Macroscale laser-surface interactions

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High-power lasers are used in many manufacturing processes, including cutting, welding, brazing, surface texturing and surface cleaning. The thermal analysis of these processes requires treatment of the laser-surface radiative energy transfer coupled to a transient conduction analysis within the work piece. These interactions are treatable without near-field effects in many cases. For welding and brazing, the analysis is complicated by the presence of the moving boundary between the molten and solid material. In addition, a layer of metal vapors or ionized gases near the hot surface, called the Knudsen layer, may interfere with the incident laser energy, requiring analysis of radiative transfer through a participating medium. Rosenthal (1946) derived the first simplified analysis of the welding process, and reviews of recent modeling improvements are in Frewin and Scott (1999), who used finite element modeling with variable material properties for ultrafast laser welding. In these analyses, it is usually assumed that the laser beam for a continuous wave laser has a Gaussian shape for normal incidence of

{q_{absorbed}}(r) = C(1 - {\rho _\lambda }){q_{laser}}\exp ( - {r^2}/R_{laser}^2)\qquad \qquad(1)

where C accounts for interaction with the the Knudsen layer, ρ λ is the reflectivity of the surface, r is the radial beam position, Rlaser is the laser beam radius, and qlaser is the incident laser power. The value of C depends on the particular material being welded, the weld velocity v, and the laser power q laser . For a pulsed laser, the shape in space and time is given by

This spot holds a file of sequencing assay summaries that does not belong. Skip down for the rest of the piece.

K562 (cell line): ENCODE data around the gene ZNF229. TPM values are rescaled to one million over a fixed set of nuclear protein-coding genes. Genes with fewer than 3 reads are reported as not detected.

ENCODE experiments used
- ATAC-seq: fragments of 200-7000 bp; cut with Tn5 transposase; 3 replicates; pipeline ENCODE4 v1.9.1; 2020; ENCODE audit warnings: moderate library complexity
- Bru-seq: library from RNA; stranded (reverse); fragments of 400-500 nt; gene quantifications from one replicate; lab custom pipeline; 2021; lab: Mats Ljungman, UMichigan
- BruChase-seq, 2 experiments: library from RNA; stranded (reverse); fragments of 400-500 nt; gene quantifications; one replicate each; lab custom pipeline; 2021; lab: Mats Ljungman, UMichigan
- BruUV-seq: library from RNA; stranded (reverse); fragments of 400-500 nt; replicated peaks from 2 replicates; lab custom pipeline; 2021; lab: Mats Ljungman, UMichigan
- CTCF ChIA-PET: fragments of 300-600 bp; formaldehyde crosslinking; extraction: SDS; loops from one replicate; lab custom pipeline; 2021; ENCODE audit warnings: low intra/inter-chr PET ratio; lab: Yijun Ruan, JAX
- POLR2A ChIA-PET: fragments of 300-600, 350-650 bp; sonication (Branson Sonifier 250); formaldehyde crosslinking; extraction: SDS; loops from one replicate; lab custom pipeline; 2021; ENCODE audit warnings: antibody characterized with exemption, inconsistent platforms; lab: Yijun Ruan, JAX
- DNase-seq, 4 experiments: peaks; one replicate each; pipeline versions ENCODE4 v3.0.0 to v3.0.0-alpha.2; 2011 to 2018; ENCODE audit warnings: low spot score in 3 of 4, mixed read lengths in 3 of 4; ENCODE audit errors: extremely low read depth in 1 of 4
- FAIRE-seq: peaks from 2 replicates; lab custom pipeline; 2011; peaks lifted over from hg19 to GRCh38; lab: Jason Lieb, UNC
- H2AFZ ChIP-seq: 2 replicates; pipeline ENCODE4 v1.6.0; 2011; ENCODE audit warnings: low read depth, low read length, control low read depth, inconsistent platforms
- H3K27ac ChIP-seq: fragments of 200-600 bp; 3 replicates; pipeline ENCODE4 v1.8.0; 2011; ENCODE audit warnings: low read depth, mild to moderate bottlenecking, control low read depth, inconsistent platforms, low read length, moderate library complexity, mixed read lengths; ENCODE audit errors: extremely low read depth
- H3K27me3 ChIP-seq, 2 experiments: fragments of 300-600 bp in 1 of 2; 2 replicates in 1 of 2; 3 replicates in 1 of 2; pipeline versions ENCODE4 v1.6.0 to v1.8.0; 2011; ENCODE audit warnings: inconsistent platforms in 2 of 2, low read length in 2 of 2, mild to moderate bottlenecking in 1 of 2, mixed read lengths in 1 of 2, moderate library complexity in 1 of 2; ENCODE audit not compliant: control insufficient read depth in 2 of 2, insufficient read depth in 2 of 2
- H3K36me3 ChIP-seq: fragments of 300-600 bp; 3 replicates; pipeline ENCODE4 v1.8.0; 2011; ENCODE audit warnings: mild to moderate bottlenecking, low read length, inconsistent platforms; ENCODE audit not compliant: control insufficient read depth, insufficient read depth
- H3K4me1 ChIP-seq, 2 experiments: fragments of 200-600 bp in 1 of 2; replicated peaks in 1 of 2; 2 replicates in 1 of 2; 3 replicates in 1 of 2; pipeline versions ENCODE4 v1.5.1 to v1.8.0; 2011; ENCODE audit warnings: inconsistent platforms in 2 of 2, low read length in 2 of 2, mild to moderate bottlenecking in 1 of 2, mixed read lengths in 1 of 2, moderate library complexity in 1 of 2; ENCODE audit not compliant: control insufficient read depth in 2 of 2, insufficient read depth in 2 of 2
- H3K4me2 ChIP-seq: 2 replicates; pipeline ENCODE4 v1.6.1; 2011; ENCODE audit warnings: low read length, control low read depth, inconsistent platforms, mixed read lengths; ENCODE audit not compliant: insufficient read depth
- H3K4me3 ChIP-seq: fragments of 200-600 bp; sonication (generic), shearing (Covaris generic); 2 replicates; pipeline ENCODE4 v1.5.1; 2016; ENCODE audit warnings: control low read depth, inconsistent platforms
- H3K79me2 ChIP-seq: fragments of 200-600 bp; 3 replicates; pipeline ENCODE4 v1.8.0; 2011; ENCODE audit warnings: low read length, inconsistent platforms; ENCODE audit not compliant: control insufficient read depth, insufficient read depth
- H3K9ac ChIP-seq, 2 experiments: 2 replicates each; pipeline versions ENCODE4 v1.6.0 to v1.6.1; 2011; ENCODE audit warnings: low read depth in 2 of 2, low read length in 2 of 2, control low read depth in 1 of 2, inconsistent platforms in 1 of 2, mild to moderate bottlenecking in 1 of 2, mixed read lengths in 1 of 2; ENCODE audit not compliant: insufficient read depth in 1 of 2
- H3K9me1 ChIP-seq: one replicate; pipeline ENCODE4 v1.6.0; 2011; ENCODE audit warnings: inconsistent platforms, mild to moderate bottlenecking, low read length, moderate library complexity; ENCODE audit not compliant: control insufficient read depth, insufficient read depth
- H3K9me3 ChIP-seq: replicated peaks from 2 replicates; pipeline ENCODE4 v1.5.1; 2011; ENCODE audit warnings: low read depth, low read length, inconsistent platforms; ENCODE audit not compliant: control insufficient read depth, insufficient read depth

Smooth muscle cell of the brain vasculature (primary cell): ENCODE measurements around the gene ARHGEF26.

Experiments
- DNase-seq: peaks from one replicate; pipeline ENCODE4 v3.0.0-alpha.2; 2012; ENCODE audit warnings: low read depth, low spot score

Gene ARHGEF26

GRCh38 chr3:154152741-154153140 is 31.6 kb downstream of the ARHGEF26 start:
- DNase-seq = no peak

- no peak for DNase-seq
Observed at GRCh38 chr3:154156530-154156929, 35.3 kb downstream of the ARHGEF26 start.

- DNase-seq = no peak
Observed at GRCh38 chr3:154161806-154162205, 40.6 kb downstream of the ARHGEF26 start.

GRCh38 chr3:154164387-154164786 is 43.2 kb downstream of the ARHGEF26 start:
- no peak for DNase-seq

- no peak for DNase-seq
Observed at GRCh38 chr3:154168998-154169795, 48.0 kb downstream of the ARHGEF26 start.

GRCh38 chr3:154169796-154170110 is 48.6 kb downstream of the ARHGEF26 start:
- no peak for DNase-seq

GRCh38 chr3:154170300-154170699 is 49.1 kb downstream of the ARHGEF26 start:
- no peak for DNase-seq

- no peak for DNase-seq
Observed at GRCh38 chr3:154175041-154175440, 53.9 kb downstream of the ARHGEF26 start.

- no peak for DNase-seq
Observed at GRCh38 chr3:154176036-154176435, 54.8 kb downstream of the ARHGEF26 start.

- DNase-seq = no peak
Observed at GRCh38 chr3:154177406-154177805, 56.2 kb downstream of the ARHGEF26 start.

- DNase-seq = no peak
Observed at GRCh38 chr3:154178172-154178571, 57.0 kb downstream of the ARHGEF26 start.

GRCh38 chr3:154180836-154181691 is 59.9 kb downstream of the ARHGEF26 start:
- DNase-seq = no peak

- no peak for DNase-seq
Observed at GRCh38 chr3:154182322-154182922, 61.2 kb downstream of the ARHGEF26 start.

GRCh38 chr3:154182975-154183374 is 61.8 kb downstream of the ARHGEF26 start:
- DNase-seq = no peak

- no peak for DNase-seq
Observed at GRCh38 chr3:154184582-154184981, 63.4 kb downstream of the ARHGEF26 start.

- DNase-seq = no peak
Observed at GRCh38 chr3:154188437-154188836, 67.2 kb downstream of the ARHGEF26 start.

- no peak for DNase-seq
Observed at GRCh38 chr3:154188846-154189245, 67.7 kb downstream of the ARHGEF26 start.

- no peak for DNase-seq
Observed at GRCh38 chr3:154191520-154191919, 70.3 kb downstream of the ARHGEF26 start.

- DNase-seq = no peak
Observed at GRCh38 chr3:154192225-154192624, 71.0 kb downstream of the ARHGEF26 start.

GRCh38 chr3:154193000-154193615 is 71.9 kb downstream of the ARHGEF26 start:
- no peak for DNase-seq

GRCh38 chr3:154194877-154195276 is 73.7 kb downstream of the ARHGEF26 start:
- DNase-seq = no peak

{q_{absorbed}}(r,t) = C(1 - {\rho _\lambda })F(t){q_{laser}}\exp ( - {r^2}/R_{laser}^2)\qquad \qquad(2)
Coordinate system for laser welding
Coordinate system for laser welding.

where F(t) is the temporal pulse shape. The laser is generally not positioned at normal incidence for these processes to avoid reflections into the beam optics, so the shape of the incident beam is generally ellipsoidal rather than circular (see figure).

Rosenthal (1946) used an analytical solution to show the three-dimensional temperature profile present around a point source moving at velocity v on the surface of a thick material with thermal conductivity k and thermal diffusivity α . The temperature profile approaches a steady solution with the respect to the source position. The result is

T(\xi ,y,z) = {T_o} + \frac{q}{{4\pi kR}}\exp \left( { - \frac{{v\xi }}{{2\alpha }}} \right)\exp \left( { - \frac{{vR}}{{2\alpha }}} \right)\qquad \qquad(3)


R \equiv {\left( {{\xi ^2} + {y^2} + {z^2}} \right)^{1/2}}

and ζ = vt.

This quasi-steady solution is invalid near the x-boundaries of the welded material. Additional information on numerical modeling is in Rohsenow et al. (1998) and Han et al. (2005).


Faghri, A., Zhang, Y., and Howell, J. R., 2010, Advanced Heat and Mass Transfer, Global Digital Press, Columbia, MO.

Frewin, M.R. and Scott, D.A., 1999, ‘‘Finite Element Model of Pulsed Laser Welding,” Welding Research Supplement 1999, 15s-22s.

Han, L., Liou, F.W., and Musti, S., 2005, ‘‘Thermal Behavior and Geometry Model of Melt Pool in Laser Material Process,” J. Heat Transfer, Vol. 127, pp. 1005-1014.

Rosenthal, D., 1946, ‘‘The Theory of Moving Sources of Heat and its Application to Metal Treatments,” Trans. ASME, Vol. 43, pp. 849–866.

Rohsenow, W.M., Hartnett, J.P., and Cho, Y.I., 1998, Handbook of Heat Transfer, 3rd ed., Chap. 18, Heat Transfer in Materials Processing, McGraw-Hill, New York, NY.

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